life, music

In Memoriam: Paul Murphy

Paul Murphy, photo by Anna

Paul Murphy, photo by Anna

Whenever I heard someone ask Paul Murphy, the Birmingham-based and Belfast-born songwriter and storyteller whose death has sadly been announced today, what he did beyond music, he would respond simply: “I’m an educator.”

This answer was typical of Paul’s thoughtful and humane approach to every experience, concept and individual. He had an unerringly generous eye for the human condition, and understood that everyone is special in a way particular to them – that everyone has a story and a value. He was eternally curious about people and ideas, and implacably committed to social justice. Most importantly, he made this into art of quite remarkable emotional scope and reach: in his songs he was able to make an audience laugh and cry within the space of a verse.

Indeed, to see Paul perform was to become part of a community, however temporary. This is what he did – he connected. Though he received much deserved exposure for his role as frontman of The Destroyers, there was something alchemical in the intimacy of his solo work. Paul was able to hold an audience, but would never manipulate one: he was always in dialogue with people, exchanging ideas and emotions with them.

Anna, whose thoughts inform this piece as much as mine, has also written some words about Paul on Facebook which I think really capture something  important about the man, and I’d like to share them here:

I’m so saddened to hear of the loss of dear Paul Murphy. Such a beautiful man, with the most generous and open hearted spirit. He cared about people and he cared about the world, and making people and the world better. It was impossible to feel alone or forgotten in his company. He will be greatly missed. Bless you Paul, I’m so glad to have known you xxx

When Anna says that it was impossible to feel alone with Paul, she nails exactly his special gift not so much for making people feel special, which sounds confected, but for helping them appreciate their own value, for nurturing and encouraging them. This is why his death has prompted such an outpouring amongst all who knew him: the word ‘inspiration’ is included in almost every tribute because Paul was inexhaustably engaged in understanding people; for him everything and everyone was fascinating and worthy of closer inspection – and in that space of learning would be the key to unlocking both their and his further potential. This is a rare gift which he gave again and again to his audiences, to Birmingham’s musical community, and, to go by their remarks about him online today, to his students. It seems impossible that we can repay such bottomless generosity.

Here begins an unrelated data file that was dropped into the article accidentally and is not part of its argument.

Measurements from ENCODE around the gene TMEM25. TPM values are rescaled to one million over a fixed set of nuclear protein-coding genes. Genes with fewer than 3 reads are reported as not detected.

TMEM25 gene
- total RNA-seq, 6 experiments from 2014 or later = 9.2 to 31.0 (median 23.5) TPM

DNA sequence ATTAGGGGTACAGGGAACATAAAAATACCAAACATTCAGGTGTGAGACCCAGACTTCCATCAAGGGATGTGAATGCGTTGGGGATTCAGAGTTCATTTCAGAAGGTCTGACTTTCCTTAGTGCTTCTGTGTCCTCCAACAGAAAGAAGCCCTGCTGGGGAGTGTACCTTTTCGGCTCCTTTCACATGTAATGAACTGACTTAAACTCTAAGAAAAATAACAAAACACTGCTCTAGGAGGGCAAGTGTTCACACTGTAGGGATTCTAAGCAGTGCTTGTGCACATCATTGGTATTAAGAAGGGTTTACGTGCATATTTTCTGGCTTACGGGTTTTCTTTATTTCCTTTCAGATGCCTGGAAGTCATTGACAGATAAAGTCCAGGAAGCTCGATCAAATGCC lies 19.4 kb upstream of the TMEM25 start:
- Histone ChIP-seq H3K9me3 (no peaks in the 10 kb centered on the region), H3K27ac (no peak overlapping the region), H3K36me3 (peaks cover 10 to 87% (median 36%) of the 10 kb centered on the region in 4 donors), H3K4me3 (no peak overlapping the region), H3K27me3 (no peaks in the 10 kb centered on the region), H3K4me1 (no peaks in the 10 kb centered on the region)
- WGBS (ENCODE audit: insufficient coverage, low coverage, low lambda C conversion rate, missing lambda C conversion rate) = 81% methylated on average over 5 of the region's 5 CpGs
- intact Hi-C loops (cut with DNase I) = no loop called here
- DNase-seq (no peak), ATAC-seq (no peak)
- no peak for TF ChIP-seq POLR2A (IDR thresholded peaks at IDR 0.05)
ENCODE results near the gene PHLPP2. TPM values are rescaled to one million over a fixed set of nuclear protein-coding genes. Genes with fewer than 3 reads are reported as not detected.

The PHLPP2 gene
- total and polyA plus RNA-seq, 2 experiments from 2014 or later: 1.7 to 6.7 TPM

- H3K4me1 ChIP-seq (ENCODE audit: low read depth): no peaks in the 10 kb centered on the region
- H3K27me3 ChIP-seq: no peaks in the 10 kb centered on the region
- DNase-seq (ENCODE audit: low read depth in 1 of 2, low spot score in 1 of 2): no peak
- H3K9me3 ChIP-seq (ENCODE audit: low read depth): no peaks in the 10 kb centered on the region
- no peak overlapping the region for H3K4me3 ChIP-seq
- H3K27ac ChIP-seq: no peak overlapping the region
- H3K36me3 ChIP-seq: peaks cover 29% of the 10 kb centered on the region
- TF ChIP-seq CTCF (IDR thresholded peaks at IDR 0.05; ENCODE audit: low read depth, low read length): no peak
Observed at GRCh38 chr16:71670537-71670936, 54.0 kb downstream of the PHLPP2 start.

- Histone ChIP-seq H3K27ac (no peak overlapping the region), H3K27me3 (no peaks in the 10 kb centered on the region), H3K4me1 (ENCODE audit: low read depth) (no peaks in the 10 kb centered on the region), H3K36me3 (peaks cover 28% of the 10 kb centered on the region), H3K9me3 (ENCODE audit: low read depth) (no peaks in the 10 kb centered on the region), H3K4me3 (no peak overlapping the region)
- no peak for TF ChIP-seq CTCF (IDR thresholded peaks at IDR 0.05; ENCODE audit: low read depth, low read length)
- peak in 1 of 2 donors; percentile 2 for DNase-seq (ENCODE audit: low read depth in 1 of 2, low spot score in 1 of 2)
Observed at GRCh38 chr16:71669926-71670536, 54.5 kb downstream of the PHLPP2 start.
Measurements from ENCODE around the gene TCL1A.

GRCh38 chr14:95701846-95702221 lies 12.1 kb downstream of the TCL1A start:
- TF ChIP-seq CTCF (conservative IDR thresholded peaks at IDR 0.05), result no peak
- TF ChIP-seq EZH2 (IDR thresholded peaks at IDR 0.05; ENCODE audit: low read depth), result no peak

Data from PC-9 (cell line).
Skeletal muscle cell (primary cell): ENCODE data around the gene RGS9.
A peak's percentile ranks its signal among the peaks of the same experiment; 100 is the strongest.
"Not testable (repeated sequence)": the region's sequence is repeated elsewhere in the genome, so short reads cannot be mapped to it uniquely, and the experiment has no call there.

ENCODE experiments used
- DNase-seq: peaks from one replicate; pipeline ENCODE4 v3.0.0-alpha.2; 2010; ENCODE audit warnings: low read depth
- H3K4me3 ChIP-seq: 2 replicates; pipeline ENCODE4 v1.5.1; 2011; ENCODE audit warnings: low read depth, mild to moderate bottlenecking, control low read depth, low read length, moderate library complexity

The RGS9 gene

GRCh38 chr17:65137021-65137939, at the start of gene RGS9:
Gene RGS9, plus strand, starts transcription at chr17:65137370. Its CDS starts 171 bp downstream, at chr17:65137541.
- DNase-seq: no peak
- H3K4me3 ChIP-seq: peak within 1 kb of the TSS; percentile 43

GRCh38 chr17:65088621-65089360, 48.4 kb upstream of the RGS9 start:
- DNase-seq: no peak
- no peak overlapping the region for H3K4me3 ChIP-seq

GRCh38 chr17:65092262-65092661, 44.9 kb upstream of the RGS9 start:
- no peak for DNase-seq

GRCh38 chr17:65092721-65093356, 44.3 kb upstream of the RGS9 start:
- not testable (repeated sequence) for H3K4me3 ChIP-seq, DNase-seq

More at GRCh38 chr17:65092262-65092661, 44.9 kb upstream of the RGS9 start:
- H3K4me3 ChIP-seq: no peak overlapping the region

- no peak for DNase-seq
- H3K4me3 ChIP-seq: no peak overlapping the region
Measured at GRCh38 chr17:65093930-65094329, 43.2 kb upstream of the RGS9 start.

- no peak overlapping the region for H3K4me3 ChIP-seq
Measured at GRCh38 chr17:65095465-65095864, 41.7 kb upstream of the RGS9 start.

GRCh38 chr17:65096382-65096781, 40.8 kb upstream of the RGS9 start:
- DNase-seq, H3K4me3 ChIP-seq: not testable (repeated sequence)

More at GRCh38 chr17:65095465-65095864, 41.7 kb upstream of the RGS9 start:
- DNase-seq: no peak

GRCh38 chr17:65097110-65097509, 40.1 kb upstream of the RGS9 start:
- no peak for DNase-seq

Except that, perhaps, we can – by taking him as a role model. One of the last conversations I ever had with Paul was about labour rights and immigration, and the injustice of blaming those newest to our land for its ills and wage deflation; Paul was sharing issues of political importance on social media until the very end; his Songwriter’s Cafe project provided a glorious and crucial platform for emerging and established talents alike to practice their craft. We can all be more open-hearted and more capacious in our sympathies, more creative and more curious; we can all take from the important sadness we feel for his passing a resolution that at least a portion of what he offered us will continue through us.

Anna and I would not claim to have known Paul as well as some; we spent memorable evenings with him, enjoyed parties in his company. Given how saddened we are by his passing – and we have both cried today – we can only imagine the grief of his family and closest friends. We are a small part of a much broader and deeper community of loss, which has been brought together by love and respect for this astonishing, incisive, humble man.

Knowing you, Paul, was a privilege and an education. May we all learn and grow always, as you inspired us to do.

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